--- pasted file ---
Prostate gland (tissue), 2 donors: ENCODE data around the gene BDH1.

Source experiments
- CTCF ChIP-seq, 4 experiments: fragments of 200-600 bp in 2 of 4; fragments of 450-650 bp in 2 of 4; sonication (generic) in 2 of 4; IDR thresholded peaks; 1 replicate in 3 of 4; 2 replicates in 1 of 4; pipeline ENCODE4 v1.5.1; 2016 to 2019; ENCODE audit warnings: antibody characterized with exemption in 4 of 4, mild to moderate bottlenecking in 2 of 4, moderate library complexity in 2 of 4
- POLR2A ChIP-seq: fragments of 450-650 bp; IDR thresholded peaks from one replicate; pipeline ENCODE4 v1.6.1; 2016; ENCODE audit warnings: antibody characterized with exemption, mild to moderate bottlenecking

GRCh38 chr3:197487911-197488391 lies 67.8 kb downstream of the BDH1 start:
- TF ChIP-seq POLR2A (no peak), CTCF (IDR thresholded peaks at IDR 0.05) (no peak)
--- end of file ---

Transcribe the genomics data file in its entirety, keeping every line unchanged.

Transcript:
Prostate gland (tissue), 2 donors: ENCODE data around the gene BDH1.

Source experiments
- CTCF ChIP-seq, 4 experiments: fragments of 200-600 bp in 2 of 4; fragments of 450-650 bp in 2 of 4; sonication (generic) in 2 of 4; IDR thresholded peaks; 1 replicate in 3 of 4; 2 replicates in 1 of 4; pipeline ENCODE4 v1.5.1; 2016 to 2019; ENCODE audit warnings: antibody characterized with exemption in 4 of 4, mild to moderate bottlenecking in 2 of 4, moderate library complexity in 2 of 4
- POLR2A ChIP-seq: fragments of 450-650 bp; IDR thresholded peaks from one replicate; pipeline ENCODE4 v1.6.1; 2016; ENCODE audit warnings: antibody characterized with exemption, mild to moderate bottlenecking

GRCh38 chr3:197487911-197488391 lies 67.8 kb downstream of the BDH1 start:
- TF ChIP-seq POLR2A (no peak), CTCF (IDR thresholded peaks at IDR 0.05) (no peak)